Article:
/koo roh"shee oh'/; Japn. /koo rddaw"shee aw"/, n.See Japan Current.[ < Japn, equiv. to kuro black + shio (earlier shifo) tide]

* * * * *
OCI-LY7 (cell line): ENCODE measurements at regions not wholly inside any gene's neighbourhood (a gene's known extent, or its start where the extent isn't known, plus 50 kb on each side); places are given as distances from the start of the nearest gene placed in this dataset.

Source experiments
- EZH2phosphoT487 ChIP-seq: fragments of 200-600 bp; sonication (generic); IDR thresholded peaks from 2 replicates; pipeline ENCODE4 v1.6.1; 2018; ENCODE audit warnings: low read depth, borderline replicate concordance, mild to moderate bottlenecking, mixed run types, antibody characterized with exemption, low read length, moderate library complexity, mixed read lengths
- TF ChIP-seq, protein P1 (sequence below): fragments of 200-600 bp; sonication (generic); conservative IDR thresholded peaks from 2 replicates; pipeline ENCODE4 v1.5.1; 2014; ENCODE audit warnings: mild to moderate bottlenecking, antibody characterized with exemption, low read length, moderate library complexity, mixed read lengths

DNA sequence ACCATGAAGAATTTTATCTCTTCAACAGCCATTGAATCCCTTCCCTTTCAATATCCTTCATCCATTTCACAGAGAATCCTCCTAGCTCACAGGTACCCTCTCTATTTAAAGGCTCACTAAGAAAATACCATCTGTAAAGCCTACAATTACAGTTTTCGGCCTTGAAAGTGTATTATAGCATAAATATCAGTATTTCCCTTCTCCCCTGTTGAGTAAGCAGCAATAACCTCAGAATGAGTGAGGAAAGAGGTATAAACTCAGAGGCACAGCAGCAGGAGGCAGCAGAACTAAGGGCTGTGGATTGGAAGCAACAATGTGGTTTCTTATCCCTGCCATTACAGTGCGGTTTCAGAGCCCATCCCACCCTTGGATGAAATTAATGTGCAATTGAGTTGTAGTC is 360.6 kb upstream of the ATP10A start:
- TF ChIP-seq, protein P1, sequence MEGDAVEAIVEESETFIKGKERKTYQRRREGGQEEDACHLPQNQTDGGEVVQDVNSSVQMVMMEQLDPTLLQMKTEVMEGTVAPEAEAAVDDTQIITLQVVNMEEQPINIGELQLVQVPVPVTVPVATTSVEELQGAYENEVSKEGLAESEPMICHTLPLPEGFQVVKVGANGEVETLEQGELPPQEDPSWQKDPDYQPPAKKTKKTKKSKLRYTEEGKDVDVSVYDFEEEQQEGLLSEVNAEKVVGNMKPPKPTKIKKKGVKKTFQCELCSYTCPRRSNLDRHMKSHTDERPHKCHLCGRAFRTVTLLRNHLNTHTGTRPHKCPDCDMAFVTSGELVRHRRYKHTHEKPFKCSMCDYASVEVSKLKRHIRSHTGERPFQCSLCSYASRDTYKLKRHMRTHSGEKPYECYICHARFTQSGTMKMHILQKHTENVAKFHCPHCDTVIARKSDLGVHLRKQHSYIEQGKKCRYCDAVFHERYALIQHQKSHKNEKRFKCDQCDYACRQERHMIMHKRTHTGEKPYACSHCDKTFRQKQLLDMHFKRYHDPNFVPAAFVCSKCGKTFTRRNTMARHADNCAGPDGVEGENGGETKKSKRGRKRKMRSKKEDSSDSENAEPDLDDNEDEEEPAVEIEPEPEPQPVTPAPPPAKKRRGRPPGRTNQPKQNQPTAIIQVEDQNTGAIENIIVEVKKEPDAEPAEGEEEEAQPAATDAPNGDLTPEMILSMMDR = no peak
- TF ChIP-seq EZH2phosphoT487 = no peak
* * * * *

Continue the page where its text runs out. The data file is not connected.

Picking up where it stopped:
* * *▪ oceanic current, Pacific Oceanstrong surface oceanic current of the Pacific Ocean, the northeasterly flowing continuation of the Pacific North Equatorial Current between Luzon of the Philippines and the east coast of Japan. The temperature and salinity of Kuroshio water are relatively high for the region, about 68° F (20° C) and 34.5 parts per thousand, respectively. Only about 1,300 feet (400 m) deep, the Kuroshio travels at rates ranging between 20 and 120 inches (50 and 300 cm) per second.Flowing past Taiwan (Formosa) and the Ryukyu Islands, the current skirts the east coast of Kyushu, where, during the summer, it branches west and then northeast through the Korea Strait to parallel the west coast of Honshu in the Sea of Japan as the Tsushima Current. In the vicinity of latitude 35° N (about central Honshu), the bulk of the Kuroshio turns east to receive the southward-flowing Oya Current. This flow, known as the Kuroshio Extension, eventually becomes the North Pacific Current (also known as the North Pacific West Wind Drift). Much of this current's force is lost west of the Hawaiian Islands as a great south-flowing eddy, the Kuroshio countercurrent, joins the Pacific North Equatorial Current and directs the warm water back to the Philippine Sea. The remainder of the original flow continues east to split off the coast of Canada and form the Alaska and California currents. The Kuroshio exhibits distinct seasonal fluctuations. It is strongest from May to August. Receding some in late summer and autumn, it begins to increase from January to February only to weaken in early spring. Similar to the Gulf Stream (Atlantic) in its creation and flow patterns, the Kuroshio has an important warming effect upon the south and southeast coastal regions of Japan as far north as Tokyo.The existence of the Kuroshio was known to European geographers as early as 1650, as shown by a map drawn by Bernhardus Varenius. It was also noted by Captain J. King, a member of the British expedition under Captain James Cook (1776–80). It is called Kuroshio (“Black Current”) because it appears a deeper blue than does the sea through which it flows.
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